Surface Preparation


From a dazzling mirror-like appearance to a totally nonreflective texture, specially prepared surface finishes add both functionality and attractiveness to many products. A matte finish is normally used on the interior of cameras, microscopes and other optical products. The front panels of many pieces of electronic equipment have a brushed or satin finish, while a number of consumer products have enhanced appeal due to their highly polished appearance. Medical and dental tools for surgery are another application where a smooth polished surface is required. More than one texture can often be utilized on a single component. 

POLISHING – Both manual and automated polishing techniques are often utilized before anodizing to smooth irregularities and increase surface reflectivity. Polishing provides a highly decorative and mechanically smooth surface. A highly polished and anodized finish adds eye appeal and value to any component. 

GRAINING – A grained, brushed or satin surface, plus anodizing, yields a high-tech satin look. Grained or blasted finishes are a practical method to remove surface irregularities while imparting a quality textured finish prior to applying a protective coating.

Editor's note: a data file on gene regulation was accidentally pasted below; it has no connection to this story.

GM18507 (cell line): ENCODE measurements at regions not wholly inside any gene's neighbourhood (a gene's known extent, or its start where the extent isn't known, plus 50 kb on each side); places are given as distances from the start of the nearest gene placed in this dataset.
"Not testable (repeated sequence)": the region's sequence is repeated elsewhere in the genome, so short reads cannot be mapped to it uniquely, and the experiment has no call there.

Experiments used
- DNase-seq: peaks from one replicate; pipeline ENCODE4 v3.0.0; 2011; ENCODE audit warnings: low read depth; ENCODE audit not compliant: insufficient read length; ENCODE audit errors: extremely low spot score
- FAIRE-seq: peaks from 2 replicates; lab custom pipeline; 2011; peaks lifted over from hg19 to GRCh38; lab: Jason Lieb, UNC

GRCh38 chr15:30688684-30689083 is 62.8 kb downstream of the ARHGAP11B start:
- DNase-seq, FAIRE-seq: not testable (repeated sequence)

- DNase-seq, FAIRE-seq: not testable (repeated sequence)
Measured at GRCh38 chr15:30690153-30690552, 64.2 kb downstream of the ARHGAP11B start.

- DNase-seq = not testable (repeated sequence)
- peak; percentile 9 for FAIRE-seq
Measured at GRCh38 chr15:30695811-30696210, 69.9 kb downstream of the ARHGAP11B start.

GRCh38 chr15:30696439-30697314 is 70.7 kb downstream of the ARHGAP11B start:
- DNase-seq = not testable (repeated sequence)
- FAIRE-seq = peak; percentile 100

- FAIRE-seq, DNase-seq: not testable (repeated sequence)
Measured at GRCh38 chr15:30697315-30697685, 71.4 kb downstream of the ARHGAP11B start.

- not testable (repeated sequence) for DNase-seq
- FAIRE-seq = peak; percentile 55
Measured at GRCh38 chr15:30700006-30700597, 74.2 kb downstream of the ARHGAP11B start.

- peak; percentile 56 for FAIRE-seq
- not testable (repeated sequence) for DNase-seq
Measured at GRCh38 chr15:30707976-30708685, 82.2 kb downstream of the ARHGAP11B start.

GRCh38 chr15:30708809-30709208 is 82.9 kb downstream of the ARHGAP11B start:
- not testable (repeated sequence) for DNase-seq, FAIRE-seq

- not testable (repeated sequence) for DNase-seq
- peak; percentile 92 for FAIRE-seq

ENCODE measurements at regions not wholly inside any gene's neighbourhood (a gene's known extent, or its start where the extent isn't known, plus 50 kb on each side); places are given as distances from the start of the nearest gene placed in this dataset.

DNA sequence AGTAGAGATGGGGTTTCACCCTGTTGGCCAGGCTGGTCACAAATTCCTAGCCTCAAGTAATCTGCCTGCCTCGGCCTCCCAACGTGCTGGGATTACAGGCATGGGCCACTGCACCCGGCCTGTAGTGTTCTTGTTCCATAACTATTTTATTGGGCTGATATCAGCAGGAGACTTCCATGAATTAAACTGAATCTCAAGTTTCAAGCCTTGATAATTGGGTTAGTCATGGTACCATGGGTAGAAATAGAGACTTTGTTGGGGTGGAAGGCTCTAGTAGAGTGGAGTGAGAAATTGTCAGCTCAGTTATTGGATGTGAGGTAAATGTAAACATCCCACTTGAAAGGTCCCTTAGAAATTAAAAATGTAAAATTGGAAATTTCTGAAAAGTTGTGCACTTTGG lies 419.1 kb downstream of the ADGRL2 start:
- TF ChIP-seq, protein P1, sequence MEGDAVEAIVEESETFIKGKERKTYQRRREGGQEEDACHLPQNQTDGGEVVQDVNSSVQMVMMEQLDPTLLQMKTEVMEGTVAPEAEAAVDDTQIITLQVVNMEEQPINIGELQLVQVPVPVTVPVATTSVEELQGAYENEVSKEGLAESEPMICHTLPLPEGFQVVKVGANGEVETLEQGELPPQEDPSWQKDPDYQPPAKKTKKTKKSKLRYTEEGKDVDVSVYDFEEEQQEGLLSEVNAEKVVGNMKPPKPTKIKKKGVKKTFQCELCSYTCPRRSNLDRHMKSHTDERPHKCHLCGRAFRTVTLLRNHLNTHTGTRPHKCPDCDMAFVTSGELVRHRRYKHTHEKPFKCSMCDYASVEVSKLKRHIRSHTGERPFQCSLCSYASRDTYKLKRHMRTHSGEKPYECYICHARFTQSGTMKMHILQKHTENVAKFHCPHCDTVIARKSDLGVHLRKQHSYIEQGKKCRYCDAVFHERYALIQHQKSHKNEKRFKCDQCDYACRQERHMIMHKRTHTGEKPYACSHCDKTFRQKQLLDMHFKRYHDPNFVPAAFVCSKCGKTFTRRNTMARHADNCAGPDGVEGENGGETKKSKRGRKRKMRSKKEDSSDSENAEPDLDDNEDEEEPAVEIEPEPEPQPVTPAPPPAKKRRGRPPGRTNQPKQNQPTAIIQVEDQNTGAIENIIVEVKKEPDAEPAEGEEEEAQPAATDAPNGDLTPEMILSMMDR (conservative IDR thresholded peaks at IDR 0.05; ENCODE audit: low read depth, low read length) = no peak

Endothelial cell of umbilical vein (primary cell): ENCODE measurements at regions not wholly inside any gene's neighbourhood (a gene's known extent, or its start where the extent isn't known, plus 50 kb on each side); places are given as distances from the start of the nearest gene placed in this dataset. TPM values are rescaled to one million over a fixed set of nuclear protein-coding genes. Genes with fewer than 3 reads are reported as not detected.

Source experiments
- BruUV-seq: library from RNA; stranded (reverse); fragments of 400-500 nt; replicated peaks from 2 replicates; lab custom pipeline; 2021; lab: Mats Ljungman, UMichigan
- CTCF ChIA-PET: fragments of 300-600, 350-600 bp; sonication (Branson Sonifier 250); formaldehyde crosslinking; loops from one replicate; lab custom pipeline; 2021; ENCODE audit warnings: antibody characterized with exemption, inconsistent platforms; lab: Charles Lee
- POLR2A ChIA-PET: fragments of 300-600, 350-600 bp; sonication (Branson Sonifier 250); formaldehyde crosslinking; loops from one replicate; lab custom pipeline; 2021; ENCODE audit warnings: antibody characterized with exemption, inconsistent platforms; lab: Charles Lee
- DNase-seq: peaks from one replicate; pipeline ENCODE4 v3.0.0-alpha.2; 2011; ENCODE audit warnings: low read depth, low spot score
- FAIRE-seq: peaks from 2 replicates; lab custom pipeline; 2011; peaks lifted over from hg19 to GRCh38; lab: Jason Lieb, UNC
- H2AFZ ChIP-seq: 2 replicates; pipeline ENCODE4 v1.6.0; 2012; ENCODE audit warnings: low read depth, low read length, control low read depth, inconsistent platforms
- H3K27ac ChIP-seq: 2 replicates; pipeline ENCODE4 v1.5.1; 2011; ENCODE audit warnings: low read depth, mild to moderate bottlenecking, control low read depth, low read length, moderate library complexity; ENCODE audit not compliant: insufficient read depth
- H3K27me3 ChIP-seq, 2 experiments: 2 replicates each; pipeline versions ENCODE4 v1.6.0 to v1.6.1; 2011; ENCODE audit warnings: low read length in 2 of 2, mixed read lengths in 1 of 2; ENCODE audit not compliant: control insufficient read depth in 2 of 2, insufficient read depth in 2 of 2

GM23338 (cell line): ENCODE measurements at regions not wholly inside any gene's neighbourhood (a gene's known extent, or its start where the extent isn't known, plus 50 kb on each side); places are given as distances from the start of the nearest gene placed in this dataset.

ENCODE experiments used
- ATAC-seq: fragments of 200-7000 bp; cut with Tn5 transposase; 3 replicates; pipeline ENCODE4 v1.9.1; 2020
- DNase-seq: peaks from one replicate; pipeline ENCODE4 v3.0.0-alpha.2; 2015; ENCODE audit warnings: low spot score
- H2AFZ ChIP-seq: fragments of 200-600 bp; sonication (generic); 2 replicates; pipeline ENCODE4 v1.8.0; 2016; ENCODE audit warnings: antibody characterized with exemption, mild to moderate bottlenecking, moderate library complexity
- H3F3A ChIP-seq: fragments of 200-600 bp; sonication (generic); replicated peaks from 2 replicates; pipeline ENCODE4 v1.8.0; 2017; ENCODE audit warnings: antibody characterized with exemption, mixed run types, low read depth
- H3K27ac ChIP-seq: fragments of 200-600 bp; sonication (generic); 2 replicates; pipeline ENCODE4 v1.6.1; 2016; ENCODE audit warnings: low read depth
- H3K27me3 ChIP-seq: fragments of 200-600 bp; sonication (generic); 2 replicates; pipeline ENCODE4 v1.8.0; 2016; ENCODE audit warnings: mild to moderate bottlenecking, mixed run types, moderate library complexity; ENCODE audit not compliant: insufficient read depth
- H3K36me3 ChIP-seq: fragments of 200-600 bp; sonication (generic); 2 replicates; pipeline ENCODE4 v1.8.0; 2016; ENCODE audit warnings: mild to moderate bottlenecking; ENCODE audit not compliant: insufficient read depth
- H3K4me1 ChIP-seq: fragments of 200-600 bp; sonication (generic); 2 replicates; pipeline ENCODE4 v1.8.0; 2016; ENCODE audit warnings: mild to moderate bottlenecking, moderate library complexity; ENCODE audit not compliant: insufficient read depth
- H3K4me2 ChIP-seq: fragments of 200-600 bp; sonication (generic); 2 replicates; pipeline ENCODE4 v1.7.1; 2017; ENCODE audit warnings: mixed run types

BLASTING – A variety of abrasive substances are used to break up or remove surface irregularities. It is also useful for light deburring.  This technique creates a nonreflective finish, within a range of controlled textures, which may then be anodized.

SHOT PEEN Used to strengthen and relieve stress in components like steel automobile crankshafts and connecting rods. In architecture it provides a muted finish to metal. Shot peening is similar mechanically to sandblasting, though its purpose is not to remove material, but rather it employs the mechanism of plasticity to achieve its goal, with each particle functioning as a ball-peen hammer.

Quality Considerations During Anodizing, Contamination Caused by Deburring Wheels During Anodizing